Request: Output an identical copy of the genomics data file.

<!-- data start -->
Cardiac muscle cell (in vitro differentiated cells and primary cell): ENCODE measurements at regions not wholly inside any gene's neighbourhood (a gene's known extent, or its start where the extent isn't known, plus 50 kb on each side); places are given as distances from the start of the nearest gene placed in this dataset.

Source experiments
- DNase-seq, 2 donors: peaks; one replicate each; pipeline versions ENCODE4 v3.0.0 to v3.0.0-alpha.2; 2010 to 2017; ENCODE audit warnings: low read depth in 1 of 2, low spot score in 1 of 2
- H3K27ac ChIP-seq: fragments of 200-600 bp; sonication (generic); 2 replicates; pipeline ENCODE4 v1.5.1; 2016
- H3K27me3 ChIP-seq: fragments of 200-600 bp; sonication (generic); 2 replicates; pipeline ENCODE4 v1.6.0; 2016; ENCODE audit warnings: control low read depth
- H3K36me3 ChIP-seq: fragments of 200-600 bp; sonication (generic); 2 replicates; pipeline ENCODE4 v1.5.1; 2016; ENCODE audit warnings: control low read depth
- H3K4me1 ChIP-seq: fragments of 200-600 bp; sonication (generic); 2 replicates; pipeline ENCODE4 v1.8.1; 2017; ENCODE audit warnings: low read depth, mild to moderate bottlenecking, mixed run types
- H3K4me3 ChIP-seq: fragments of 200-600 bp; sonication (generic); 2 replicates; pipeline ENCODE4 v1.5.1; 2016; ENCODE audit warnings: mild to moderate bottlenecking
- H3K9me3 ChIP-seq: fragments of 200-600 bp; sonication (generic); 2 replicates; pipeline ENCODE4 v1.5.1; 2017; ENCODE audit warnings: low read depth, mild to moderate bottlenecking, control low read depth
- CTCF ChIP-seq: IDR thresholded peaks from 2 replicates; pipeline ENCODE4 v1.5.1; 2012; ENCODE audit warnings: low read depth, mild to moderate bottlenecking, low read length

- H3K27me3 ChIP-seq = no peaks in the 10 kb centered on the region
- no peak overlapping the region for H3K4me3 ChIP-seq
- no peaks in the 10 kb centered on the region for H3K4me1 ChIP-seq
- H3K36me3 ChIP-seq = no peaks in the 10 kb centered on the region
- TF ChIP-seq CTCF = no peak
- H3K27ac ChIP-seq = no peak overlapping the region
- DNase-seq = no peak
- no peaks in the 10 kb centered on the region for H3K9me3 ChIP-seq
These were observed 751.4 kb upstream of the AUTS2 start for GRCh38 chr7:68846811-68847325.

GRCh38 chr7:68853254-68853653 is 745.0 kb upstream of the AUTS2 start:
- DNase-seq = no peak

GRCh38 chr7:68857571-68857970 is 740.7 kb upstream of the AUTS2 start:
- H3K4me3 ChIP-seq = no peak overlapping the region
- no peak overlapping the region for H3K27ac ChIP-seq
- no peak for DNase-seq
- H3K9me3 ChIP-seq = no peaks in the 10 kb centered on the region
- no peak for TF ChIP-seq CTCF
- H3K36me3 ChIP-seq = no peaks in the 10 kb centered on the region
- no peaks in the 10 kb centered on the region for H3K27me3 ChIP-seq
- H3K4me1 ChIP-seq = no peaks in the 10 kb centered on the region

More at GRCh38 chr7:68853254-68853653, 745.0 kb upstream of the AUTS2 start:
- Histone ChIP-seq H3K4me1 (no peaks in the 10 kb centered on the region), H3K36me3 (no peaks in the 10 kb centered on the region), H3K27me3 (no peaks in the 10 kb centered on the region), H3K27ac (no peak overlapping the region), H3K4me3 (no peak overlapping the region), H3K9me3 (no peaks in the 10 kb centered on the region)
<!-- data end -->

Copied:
Cardiac muscle cell (in vitro differentiated cells and primary cell): ENCODE measurements at regions not wholly inside any gene's neighbourhood (a gene's known extent, or its start where the extent isn't known, plus 50 kb on each side); places are given as distances from the start of the nearest gene placed in this dataset.

Source experiments
- DNase-seq, 2 donors: peaks; one replicate each; pipeline versions ENCODE4 v3.0.0 to v3.0.0-alpha.2; 2010 to 2017; ENCODE audit warnings: low read depth in 1 of 2, low spot score in 1 of 2
- H3K27ac ChIP-seq: fragments of 200-600 bp; sonication (generic); 2 replicates; pipeline ENCODE4 v1.5.1; 2016
- H3K27me3 ChIP-seq: fragments of 200-600 bp; sonication (generic); 2 replicates; pipeline ENCODE4 v1.6.0; 2016; ENCODE audit warnings: control low read depth
- H3K36me3 ChIP-seq: fragments of 200-600 bp; sonication (generic); 2 replicates; pipeline ENCODE4 v1.5.1; 2016; ENCODE audit warnings: control low read depth
- H3K4me1 ChIP-seq: fragments of 200-600 bp; sonication (generic); 2 replicates; pipeline ENCODE4 v1.8.1; 2017; ENCODE audit warnings: low read depth, mild to moderate bottlenecking, mixed run types
- H3K4me3 ChIP-seq: fragments of 200-600 bp; sonication (generic); 2 replicates; pipeline ENCODE4 v1.5.1; 2016; ENCODE audit warnings: mild to moderate bottlenecking
- H3K9me3 ChIP-seq: fragments of 200-600 bp; sonication (generic); 2 replicates; pipeline ENCODE4 v1.5.1; 2017; ENCODE audit warnings: low read depth, mild to moderate bottlenecking, control low read depth
- CTCF ChIP-seq: IDR thresholded peaks from 2 replicates; pipeline ENCODE4 v1.5.1; 2012; ENCODE audit warnings: low read depth, mild to moderate bottlenecking, low read length

- H3K27me3 ChIP-seq = no peaks in the 10 kb centered on the region
- no peak overlapping the region for H3K4me3 ChIP-seq
- no peaks in the 10 kb centered on the region for H3K4me1 ChIP-seq
- H3K36me3 ChIP-seq = no peaks in the 10 kb centered on the region
- TF ChIP-seq CTCF = no peak
- H3K27ac ChIP-seq = no peak overlapping the region
- DNase-seq = no peak
- no peaks in the 10 kb centered on the region for H3K9me3 ChIP-seq
These were observed 751.4 kb upstream of the AUTS2 start for GRCh38 chr7:68846811-68847325.

GRCh38 chr7:68853254-68853653 is 745.0 kb upstream of the AUTS2 start:
- DNase-seq = no peak

GRCh38 chr7:68857571-68857970 is 740.7 kb upstream of the AUTS2 start:
- H3K4me3 ChIP-seq = no peak overlapping the region
- no peak overlapping the region for H3K27ac ChIP-seq
- no peak for DNase-seq
- H3K9me3 ChIP-seq = no peaks in the 10 kb centered on the region
- no peak for TF ChIP-seq CTCF
- H3K36me3 ChIP-seq = no peaks in the 10 kb centered on the region
- no peaks in the 10 kb centered on the region for H3K27me3 ChIP-seq
- H3K4me1 ChIP-seq = no peaks in the 10 kb centered on the region

More at GRCh38 chr7:68853254-68853653, 745.0 kb upstream of the AUTS2 start:
- Histone ChIP-seq H3K4me1 (no peaks in the 10 kb centered on the region), H3K36me3 (no peaks in the 10 kb centered on the region), H3K27me3 (no peaks in the 10 kb centered on the region), H3K27ac (no peak overlapping the region), H3K4me3 (no peak overlapping the region), H3K9me3 (no peaks in the 10 kb centered on the region)